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Showing posts from April, 2014

Sampai jumpa, Indonesia

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After three years and a lot of fried tofu, I am this weekend leaving Jakarta to return to Australia. It's been a fantastic time here, full of new friends and new experiences. But the time is right to pulang kampung for a new challenge.

Before I head down the tollroad to Soekarno-Hatta one last time, I offer up a collection of observations about Indonesia - where it is, and where it's going.

- The facade of democracy is in place, but it still lacks form. At first glance, Indonesia has all the institutions of democracy - a phalanx of political parties, regular free elections, a free press and an active civil society. Most importantly, just about everyone recognises that it's the only game in town when it comes to accessing political power. But on closer inspection it becomes evident that these institutions sometimes fail in practice to fulfill their purpose - political parties are personality-driven rather than policy-driven, bribes are used to woo voters, major media…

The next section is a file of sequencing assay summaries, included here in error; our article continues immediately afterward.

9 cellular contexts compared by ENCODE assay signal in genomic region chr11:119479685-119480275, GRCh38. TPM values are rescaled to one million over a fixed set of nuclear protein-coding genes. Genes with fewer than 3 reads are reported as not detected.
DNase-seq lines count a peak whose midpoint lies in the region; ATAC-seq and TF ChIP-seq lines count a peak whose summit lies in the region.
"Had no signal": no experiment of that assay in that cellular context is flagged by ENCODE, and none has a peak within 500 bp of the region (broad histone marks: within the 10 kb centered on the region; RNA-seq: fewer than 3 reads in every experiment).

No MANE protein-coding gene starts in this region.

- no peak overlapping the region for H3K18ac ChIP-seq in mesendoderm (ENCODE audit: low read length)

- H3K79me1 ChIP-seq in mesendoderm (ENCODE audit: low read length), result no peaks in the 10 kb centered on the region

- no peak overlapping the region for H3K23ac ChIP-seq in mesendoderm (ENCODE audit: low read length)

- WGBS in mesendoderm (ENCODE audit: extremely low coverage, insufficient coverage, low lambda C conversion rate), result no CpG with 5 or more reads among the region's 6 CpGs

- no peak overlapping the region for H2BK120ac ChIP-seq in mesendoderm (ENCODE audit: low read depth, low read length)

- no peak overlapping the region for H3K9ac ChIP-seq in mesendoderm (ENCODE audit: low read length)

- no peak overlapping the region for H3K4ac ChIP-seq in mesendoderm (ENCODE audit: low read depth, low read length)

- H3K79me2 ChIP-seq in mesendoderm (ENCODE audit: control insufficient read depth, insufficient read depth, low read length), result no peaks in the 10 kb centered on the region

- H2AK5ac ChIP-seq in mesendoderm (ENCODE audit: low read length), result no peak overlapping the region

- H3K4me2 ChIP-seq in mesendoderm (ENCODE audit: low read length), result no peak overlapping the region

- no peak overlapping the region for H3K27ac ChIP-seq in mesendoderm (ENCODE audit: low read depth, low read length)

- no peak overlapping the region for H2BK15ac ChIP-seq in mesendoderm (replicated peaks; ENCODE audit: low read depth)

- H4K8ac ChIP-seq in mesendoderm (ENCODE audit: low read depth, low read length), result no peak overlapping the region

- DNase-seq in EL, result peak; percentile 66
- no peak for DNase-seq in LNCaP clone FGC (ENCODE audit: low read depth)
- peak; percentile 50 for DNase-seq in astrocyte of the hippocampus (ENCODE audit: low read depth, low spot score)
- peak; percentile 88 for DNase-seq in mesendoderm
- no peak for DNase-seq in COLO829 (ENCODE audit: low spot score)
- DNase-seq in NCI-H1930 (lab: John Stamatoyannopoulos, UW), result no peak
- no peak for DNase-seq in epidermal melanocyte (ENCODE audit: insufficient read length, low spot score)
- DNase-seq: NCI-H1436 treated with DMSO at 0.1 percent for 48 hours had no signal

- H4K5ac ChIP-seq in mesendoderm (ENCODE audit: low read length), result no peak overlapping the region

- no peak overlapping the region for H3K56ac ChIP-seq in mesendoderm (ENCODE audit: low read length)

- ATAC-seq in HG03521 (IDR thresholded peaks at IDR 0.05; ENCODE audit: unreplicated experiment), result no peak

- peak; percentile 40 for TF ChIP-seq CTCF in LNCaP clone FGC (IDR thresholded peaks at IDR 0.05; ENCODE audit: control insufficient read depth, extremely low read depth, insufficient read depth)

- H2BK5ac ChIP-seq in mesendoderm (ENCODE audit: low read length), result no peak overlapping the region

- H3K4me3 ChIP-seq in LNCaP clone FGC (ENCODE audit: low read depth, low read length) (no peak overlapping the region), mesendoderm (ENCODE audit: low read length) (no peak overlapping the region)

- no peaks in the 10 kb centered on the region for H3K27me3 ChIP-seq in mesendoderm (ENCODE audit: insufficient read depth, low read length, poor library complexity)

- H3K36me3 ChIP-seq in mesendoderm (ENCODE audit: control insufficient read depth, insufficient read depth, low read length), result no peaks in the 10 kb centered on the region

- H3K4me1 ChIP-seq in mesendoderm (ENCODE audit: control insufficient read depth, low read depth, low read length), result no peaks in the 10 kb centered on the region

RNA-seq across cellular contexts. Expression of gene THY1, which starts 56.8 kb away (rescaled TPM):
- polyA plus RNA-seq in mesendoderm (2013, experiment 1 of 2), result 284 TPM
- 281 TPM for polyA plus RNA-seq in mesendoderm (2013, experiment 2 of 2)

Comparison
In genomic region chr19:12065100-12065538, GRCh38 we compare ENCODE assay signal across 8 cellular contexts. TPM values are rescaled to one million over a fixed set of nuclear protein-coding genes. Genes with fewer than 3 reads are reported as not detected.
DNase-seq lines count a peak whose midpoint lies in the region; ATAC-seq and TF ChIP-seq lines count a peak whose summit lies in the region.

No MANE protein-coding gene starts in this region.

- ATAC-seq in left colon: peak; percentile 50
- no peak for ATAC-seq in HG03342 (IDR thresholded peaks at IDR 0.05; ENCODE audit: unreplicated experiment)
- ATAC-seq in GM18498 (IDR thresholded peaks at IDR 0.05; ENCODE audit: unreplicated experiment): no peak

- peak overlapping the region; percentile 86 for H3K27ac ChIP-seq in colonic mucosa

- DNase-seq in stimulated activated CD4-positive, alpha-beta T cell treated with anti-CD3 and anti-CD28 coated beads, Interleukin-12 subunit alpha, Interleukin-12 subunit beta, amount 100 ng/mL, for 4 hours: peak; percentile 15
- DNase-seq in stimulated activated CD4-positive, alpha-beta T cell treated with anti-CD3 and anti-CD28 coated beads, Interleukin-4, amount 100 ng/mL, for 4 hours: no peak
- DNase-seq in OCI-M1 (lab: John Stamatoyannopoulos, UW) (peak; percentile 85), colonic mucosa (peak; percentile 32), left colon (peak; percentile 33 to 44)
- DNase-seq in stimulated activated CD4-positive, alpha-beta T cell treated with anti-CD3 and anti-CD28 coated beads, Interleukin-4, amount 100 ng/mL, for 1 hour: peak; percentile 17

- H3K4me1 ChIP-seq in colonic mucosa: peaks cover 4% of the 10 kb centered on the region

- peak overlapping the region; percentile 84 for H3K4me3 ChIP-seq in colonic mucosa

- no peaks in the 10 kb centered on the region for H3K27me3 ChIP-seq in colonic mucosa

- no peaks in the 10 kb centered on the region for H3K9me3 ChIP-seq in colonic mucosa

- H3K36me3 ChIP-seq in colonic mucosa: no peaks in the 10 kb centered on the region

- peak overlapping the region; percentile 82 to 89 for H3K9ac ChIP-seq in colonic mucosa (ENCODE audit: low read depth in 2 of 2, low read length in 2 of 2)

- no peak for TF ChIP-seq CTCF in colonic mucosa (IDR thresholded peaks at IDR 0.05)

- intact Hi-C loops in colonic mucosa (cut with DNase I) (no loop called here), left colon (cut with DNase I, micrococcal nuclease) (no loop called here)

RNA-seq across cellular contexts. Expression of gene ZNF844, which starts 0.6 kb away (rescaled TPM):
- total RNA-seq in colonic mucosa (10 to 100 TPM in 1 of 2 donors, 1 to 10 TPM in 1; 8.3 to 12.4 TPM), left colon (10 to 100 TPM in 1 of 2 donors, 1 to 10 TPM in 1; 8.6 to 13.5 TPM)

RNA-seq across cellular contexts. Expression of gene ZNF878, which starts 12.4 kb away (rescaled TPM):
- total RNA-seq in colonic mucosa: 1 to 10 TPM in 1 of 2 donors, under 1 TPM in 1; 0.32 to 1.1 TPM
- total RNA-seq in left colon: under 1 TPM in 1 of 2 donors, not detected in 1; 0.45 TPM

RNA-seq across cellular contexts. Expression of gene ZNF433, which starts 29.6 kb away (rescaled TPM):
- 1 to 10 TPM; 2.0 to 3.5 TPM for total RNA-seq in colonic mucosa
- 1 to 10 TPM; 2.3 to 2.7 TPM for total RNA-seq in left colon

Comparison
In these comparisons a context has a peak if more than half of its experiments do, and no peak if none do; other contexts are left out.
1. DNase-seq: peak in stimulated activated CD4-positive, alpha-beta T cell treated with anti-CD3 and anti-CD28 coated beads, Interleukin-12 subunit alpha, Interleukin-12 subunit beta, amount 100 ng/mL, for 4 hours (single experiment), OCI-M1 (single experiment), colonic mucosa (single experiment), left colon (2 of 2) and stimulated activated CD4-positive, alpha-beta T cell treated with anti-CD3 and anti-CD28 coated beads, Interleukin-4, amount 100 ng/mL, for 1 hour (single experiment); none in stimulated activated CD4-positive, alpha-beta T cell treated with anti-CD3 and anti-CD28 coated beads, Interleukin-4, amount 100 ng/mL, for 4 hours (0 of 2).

10 Jakarta hotspots that shine a light on the independence era

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Jakarta has plenty to offer history buffs. For people keen to understand what the city was like from its founding in 1527 until the Dutch finally gave up their claim in 1949, there is an impressive array of sites that convey the colonial grandeur. Visitors can check out the cargo ships docked in Sunda Kelapa harbour, or the old immigration office that's now the luxurious Kunstkring Paleis restaurant and gallery in Cikini, or the Gedung Kesenian Jakarta concert hall in Pasar Baru. While many of the colonial buildings are crumbling, others have been lovingly maintained.

But the city also has a rich legacy from its more recent past. Indonesia has a fascinating history from the time of the rebellion against colonial masters through the socialist Guided Democracy of Sukarno, the authoritarian New Order of Suharto and the chaotic creativity of Reformasi. Each of these eras has left a mark on the city, both in the way they have shaped the thinking of its citizens, and in the statues, gra…